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Poster

The contributions of transient and sustained responses to audio visual integration of dynamic information

MPG-Autoren
http://pubman.mpdl.mpg.de/cone/persons/resource/persons84310

Werner,  S
Research Group Cognitive Neuroimaging, Max Planck Institute for Biological Cybernetics, Max Planck Society;

http://pubman.mpdl.mpg.de/cone/persons/resource/persons84112

Noppeney,  U
Research Group Cognitive Neuroimaging, Max Planck Institute for Biological Cybernetics, Max Planck Society;

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Zitation

Werner, S., & Noppeney, U. (2009). The contributions of transient and sustained responses to audio visual integration of dynamic information. Poster presented at 10th International Multisensory Research Forum (IMRF 2009), New York, NY, USA.


Zitierlink: http://hdl.handle.net/11858/00-001M-0000-0013-C423-A
Zusammenfassung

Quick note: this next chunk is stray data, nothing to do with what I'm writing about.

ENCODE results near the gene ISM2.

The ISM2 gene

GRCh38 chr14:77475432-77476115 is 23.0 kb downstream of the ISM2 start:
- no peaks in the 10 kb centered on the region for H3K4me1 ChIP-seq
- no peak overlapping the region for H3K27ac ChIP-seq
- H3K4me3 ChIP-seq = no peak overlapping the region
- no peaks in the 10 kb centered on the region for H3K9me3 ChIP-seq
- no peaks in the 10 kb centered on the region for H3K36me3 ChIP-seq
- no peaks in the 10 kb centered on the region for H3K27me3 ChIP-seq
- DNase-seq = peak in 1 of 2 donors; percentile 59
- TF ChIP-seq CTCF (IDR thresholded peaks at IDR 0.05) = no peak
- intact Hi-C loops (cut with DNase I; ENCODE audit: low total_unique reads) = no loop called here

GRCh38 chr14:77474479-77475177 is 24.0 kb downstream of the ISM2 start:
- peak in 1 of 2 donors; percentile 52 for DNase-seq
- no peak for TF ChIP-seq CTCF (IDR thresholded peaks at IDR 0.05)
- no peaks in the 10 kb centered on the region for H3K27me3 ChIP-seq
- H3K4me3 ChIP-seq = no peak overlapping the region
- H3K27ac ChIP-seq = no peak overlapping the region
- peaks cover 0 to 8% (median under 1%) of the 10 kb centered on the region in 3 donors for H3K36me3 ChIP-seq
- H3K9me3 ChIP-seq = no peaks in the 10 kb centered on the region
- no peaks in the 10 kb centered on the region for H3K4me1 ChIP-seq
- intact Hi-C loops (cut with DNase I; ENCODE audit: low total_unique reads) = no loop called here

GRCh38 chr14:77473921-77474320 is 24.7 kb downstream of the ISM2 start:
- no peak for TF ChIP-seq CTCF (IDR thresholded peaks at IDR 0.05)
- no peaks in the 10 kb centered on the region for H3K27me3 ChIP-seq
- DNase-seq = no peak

Transient and sustained responses have been shown to play distinct functional roles in auditory processing: Transient responses may subserve rapid stimulus detection, sustained responses contribute to a more detailed sound characterization. While numerous fMRI studies have reported audiovisual interactions at multiple levels of the cortical hierarchy, they were not able to dissociate transient and sustained responses. This fMRI study optimized the design to disentangle the contributions of sustained, onset and offset responses to superadditive and subadditive interactions and localize the effects within the visual and auditory processing hierarchies. Seventeen subjects participated in this fMRI study (Siemens TimTrio 3T scanner, GE-EPI, TE = 40 ms, 38 axial slices, TR = 3.08 s). While engaged in a target detection task, they were presented with 1 s, 10 s, 20 s, 30 s blocks of (i) video clips of an expanding radial star-field, (ii) auditory pink noise or (iii) both. The velocity of the star-field and the sound amplitude were jointly modulated according to 0.1 Hz sine-wave function. The regressors of the general linear model were formed by convolving (i) delta functions encoding the onset and offset of each block and (ii) box car functions adjusted for block length with the hemodynamic response functions. Blocks of 1 s duration were modeled only as onsets. In addition, the model included targets and parametric modulators encoding the amplitude / velocity modulation. To allow for a random-effects analysis (SPM5), contrast images for each subject were entered into second level one sample t-tests. We tested for superadditive and subadditive interactions separately for onset, offset and sustained block responses. Results are reported at p<0.05 whole brain corrected. Significant audiovisual interactions were observed only for the transients: For the onsets, the interactions were superadditive in the fusiform gyrus (FFG), anterior calcarine sulcus (aCaS) and the cuneus (Cun) and subadditive in the posterior superior temporal gyrus/sulcus (pSTS/STG) and the precuneus (PrCun). For the offsets, the interactions were subadditive in the pSTS/STG region and the anterior intraparietal sulcus (aIPS). The regional response profiles were further characterized by their general responsiveness to visual, auditory and audiovisual onsets, offsets and sustained stimulation. This dissociated three activation profiles: (i) In FFG, only the onsets elicited a strong positive response with moderate responses to offsets and sustained stimulation. Further, the onset responses were positive for visual and audiovisual stimuli and negative for auditory stimuli. (ii) In aCaS, only the offsets elicited a positive response for all sensory modalities. (iii) In the remaining regions, both onsets and offsets elicited a positive response for all sensory modalities. In conclusion, audiovisual interactions are observed primarily for transient rather than sustained stimulation. Furthermore, these AV interactions are located in regions that respond primarily to transients. In contrast, no significant interactions were observed in regions that exhibited sustained responses to extended blocks of audiovisual stimulation.